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4 Step Guide to a Hassle Free, A-Peel-ing Eco-Cleaner

Stressed with internships? Swamped with CCA commitments? In need of something refreshing to freshen up your room?

We've got you covered with a 3-in-1 eco-cleaner that acts as an antibacterial, all-purpose cleanser and room freshener. All this can be achieved with hassle free DIY materials that can be easily found in our household.

We had the chance to be a part of Zero Waste SG’s collaboration event with SMU’s Project Midori 6.0 for making homemade eco-cleaners. Together with my partner Aaron Khoo and his outstanding snapshots, we’ll walk you through how to make your very own cleaner.

What’s so Special About Eco-Cleaners?

“Reduce” is Ms. Jasmine Tuan’s (the conductor of this eco-friendly event) favourite waste management term. As an advocate for Zero Waste SG and the founder of CLOOP, Ms. Tuan shows us her perseverant success in revolutionising her lifestyle to be more sustainable.

Her eco-cleaner reduces not only the chemical waste in water bodies, but also plastic usage by reusing plastic containers.

Think about it, if each household reduces their demands of bleaches and stronger washing chemicals, we can slowly decrease our dependence towards them and enhance marine life and better food security.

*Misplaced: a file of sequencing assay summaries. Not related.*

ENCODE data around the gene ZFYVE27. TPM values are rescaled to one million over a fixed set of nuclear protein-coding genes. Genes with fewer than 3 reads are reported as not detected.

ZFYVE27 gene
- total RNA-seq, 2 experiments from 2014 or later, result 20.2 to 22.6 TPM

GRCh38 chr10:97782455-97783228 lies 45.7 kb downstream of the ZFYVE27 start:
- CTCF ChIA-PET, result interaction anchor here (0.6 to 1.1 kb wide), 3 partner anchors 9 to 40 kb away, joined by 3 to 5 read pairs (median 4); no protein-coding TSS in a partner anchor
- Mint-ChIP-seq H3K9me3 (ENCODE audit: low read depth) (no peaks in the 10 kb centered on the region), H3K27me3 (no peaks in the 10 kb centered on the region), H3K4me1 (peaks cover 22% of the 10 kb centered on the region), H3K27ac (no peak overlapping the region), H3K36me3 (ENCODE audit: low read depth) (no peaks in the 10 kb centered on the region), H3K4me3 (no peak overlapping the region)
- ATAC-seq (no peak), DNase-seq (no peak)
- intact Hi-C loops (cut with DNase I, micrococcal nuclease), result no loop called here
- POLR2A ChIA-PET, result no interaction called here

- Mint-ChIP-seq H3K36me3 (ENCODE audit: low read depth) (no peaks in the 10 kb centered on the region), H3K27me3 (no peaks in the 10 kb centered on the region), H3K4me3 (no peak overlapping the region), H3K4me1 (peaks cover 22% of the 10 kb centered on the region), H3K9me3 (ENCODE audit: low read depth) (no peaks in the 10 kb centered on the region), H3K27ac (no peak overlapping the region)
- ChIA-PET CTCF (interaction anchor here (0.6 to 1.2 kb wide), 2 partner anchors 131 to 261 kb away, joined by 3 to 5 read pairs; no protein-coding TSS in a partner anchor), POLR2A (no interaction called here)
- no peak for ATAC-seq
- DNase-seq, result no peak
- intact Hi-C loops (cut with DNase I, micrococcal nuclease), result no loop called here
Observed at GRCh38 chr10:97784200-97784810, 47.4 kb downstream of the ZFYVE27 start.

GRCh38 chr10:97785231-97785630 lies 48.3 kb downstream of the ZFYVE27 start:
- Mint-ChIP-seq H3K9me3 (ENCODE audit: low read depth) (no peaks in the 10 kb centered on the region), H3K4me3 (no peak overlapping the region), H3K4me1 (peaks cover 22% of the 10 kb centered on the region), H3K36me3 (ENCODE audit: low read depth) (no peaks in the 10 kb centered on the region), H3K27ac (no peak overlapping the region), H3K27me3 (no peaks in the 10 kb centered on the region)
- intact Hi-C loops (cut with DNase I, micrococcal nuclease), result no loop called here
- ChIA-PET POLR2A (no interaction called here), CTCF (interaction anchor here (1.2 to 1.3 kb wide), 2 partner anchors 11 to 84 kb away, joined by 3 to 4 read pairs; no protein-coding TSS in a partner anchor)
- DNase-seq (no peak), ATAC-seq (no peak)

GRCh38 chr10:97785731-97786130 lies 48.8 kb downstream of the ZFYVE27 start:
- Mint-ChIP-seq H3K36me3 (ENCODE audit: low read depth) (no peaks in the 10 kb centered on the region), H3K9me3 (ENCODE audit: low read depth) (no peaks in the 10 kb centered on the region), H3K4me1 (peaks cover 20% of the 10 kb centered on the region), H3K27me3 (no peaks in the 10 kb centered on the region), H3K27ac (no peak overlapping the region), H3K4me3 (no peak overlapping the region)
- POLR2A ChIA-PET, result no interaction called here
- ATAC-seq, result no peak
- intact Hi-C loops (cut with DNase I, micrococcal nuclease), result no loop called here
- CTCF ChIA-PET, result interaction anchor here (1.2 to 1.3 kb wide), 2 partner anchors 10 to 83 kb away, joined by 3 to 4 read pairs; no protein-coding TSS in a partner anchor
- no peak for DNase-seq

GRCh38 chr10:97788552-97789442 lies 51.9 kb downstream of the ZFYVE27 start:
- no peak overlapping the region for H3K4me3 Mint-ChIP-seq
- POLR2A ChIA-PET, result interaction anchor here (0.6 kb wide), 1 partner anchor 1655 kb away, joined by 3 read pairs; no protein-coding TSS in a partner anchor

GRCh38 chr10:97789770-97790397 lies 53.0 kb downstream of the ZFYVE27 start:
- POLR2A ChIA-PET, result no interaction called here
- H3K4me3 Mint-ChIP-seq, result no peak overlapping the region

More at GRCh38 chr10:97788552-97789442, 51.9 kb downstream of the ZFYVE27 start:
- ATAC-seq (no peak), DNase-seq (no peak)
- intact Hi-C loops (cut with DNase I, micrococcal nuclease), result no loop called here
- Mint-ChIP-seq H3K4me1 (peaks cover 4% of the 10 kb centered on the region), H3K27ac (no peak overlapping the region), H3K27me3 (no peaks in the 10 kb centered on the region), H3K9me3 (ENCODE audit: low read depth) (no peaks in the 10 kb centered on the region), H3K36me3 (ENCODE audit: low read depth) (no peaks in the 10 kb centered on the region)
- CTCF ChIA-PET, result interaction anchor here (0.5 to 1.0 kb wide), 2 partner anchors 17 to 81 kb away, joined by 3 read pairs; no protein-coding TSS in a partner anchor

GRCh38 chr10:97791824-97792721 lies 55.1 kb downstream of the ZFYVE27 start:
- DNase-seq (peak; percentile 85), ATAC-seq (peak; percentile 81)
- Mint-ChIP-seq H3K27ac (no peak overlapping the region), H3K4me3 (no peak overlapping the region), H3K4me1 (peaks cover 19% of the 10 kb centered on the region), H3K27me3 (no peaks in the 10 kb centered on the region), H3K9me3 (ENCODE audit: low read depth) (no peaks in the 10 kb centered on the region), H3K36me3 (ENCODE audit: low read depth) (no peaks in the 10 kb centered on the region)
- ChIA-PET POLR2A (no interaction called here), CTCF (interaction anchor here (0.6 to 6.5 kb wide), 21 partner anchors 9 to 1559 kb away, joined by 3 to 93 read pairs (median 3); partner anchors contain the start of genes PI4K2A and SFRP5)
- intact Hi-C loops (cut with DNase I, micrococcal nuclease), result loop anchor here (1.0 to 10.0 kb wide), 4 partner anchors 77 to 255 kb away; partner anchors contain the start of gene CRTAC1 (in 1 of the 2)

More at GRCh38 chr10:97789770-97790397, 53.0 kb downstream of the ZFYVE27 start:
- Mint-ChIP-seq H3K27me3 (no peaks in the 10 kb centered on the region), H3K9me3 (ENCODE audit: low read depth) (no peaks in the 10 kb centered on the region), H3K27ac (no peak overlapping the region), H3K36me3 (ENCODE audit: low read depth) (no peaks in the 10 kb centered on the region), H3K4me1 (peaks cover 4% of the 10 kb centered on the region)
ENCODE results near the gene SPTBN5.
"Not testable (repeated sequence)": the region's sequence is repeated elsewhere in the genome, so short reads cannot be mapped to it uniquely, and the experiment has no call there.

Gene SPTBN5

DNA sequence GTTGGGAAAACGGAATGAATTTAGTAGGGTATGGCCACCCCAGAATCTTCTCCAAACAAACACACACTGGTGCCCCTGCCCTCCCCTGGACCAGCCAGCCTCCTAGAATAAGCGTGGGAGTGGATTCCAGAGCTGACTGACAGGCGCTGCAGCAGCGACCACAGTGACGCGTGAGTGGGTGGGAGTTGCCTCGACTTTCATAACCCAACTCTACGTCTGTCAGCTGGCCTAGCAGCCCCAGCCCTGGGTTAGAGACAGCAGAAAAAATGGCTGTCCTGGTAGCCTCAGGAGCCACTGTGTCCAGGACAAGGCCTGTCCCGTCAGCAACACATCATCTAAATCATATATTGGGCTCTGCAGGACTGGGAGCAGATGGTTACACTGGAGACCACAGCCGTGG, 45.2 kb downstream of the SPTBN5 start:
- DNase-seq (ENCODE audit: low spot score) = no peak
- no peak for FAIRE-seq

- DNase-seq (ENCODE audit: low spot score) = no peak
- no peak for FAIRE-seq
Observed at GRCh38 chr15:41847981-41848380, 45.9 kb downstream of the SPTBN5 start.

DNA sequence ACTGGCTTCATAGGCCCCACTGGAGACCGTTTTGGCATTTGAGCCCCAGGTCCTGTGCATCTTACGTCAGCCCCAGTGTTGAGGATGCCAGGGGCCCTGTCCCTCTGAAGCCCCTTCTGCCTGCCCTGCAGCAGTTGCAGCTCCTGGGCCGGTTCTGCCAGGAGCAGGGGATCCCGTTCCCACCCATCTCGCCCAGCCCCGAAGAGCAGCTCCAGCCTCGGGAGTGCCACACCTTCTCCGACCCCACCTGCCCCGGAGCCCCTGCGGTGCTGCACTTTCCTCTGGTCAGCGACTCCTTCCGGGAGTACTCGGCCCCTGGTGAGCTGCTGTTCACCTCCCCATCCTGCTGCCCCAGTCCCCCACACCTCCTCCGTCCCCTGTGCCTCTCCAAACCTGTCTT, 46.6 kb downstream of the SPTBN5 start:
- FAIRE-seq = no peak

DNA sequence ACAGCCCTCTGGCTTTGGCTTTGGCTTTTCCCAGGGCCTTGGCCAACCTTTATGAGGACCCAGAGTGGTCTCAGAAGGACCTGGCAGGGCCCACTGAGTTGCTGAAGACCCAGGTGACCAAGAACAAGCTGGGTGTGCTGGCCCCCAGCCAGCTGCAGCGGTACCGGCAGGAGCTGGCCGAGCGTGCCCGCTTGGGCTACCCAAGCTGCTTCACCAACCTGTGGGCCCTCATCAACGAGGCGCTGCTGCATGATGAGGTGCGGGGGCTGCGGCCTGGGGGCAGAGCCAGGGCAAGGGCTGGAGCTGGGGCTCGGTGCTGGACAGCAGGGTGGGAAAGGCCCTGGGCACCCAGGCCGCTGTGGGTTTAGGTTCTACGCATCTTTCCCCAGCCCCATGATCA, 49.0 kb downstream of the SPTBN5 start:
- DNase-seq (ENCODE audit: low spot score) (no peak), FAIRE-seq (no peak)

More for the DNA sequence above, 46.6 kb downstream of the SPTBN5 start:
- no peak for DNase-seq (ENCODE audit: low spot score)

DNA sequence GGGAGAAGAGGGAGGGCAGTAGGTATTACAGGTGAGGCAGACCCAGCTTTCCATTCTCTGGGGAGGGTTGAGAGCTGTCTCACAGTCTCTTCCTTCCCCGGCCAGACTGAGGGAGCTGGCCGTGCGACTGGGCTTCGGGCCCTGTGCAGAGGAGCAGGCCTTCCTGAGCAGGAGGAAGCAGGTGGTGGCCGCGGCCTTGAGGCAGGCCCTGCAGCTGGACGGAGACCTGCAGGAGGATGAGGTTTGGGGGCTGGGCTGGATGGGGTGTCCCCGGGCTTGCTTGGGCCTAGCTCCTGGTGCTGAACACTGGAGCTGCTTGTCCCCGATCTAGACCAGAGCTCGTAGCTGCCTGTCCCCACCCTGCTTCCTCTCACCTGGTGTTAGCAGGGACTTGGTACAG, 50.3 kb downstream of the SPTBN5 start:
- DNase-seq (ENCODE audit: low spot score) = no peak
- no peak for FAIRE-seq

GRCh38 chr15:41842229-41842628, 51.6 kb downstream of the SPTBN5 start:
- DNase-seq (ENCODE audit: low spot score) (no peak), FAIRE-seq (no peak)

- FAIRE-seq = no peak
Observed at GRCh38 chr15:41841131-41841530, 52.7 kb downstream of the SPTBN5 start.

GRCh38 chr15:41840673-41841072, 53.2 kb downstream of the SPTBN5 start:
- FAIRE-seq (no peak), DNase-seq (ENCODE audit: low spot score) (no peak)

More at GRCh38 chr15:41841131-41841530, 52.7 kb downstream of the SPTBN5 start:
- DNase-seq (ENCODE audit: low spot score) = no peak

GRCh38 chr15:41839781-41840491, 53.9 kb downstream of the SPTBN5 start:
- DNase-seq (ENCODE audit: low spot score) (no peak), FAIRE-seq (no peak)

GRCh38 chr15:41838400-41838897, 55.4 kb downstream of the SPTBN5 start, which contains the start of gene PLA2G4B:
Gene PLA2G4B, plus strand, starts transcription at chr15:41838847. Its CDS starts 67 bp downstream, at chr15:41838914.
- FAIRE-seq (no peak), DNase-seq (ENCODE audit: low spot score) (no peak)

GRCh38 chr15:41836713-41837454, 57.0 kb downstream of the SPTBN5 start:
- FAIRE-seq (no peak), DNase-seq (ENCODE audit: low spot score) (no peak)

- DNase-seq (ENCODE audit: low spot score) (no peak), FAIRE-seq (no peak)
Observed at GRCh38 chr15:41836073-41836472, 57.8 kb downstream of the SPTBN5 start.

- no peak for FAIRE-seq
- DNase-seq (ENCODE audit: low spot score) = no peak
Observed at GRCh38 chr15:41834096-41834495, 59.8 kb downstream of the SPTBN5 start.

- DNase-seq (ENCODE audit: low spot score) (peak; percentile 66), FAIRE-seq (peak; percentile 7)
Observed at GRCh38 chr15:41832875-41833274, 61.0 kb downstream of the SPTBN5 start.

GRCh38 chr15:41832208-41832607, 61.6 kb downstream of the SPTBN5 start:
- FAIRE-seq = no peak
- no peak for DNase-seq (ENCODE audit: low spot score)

Eco-cleaners, as the name suggests, are eco-friendly cleansers utilising only all the household ingredients that we have. It can clear out marker stains, muddy marks and more.

The eco-cleaner is an all-in-one sanitizer and cleanser for all types of smears. Calling all natural and art lovers and those with sensitive skin; not only do these eco-cleaners clean all types of stains, they are also milder in formula which is gentler and safer on the skin.

This is all made possible, thanks to the main ingredient, vinegar. To ensure our skin from burns or to make the formula even milder, extra water can be added to balance the acidic pH.

Hate the overwhelming musty odour from the purchased cleaning formulas? Say no more, by adding citrus peels, this eco-cleaner has natural aromas to fend off unnecessary headaches, maintaining a harmonious, yet fresh citrusy smell.

Ms. Jasmine Tuan explaining the benefits of having the eco-cleaners in her daily life.

The Impacts of Traditional Cleansers

Have you ever wondered where our bleach and heavy chemicals go after they pass through the sink? Are they the sole panacea to ensure 100% cleanliness at all times? Even if it’s so, what’s the aftermath?

Almost 10% of the world’s toxic dump is in the oceans.

Biomagnification, whereby toxins are built up in every stage of the food chain, is the main danger of water pollution.

Imagine a body of water is polluted with your household bleach. The algae gets affected and the zooplanktons that eat them gain a higher concentration of toxins. This compounds in the food chain until it eventually reaches us humans when we consume fish.

Now you know the impacts of traditional cleansers!

Ms. Jasmine Tuan explaining the process of making the eco-cleaners.

How to Make Your Very Own Eco-Cleaner

It’s ridiculously easy.